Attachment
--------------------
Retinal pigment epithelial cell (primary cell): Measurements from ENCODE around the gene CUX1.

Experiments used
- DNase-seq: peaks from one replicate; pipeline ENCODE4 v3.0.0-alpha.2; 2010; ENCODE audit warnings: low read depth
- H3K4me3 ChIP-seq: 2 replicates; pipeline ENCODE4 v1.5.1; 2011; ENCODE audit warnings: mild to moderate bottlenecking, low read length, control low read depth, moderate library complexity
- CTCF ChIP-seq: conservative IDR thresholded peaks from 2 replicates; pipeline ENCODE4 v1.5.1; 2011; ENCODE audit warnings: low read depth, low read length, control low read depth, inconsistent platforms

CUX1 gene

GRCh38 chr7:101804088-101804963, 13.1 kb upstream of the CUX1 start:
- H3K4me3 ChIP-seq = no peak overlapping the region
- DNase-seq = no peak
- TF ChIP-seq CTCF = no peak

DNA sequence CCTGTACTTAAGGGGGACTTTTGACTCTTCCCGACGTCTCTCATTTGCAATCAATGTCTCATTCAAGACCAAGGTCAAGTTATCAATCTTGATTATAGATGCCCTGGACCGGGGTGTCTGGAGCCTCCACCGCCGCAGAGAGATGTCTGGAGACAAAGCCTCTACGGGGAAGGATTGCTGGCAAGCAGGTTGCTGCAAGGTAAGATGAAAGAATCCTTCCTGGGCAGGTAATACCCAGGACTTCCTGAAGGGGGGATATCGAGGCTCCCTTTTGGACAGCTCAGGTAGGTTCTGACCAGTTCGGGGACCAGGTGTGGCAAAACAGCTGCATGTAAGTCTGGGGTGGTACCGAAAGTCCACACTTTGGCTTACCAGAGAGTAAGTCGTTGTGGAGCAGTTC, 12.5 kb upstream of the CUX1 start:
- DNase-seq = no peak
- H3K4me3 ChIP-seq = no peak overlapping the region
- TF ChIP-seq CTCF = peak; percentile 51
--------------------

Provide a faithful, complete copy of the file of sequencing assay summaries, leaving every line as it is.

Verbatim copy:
Retinal pigment epithelial cell (primary cell): Measurements from ENCODE around the gene CUX1.

Experiments used
- DNase-seq: peaks from one replicate; pipeline ENCODE4 v3.0.0-alpha.2; 2010; ENCODE audit warnings: low read depth
- H3K4me3 ChIP-seq: 2 replicates; pipeline ENCODE4 v1.5.1; 2011; ENCODE audit warnings: mild to moderate bottlenecking, low read length, control low read depth, moderate library complexity
- CTCF ChIP-seq: conservative IDR thresholded peaks from 2 replicates; pipeline ENCODE4 v1.5.1; 2011; ENCODE audit warnings: low read depth, low read length, control low read depth, inconsistent platforms

CUX1 gene

GRCh38 chr7:101804088-101804963, 13.1 kb upstream of the CUX1 start:
- H3K4me3 ChIP-seq = no peak overlapping the region
- DNase-seq = no peak
- TF ChIP-seq CTCF = no peak

DNA sequence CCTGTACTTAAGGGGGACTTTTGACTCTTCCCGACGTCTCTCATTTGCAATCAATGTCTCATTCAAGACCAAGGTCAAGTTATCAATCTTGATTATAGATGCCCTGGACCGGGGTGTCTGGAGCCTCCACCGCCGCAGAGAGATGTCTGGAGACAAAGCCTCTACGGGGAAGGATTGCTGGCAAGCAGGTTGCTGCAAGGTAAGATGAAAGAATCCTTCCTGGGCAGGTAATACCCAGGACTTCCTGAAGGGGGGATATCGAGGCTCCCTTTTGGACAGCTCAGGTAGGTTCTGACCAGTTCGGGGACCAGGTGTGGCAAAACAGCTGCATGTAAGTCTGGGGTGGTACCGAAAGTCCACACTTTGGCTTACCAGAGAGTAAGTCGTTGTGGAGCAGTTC, 12.5 kb upstream of the CUX1 start:
- DNase-seq = no peak
- H3K4me3 ChIP-seq = no peak overlapping the region
- TF ChIP-seq CTCF = peak; percentile 51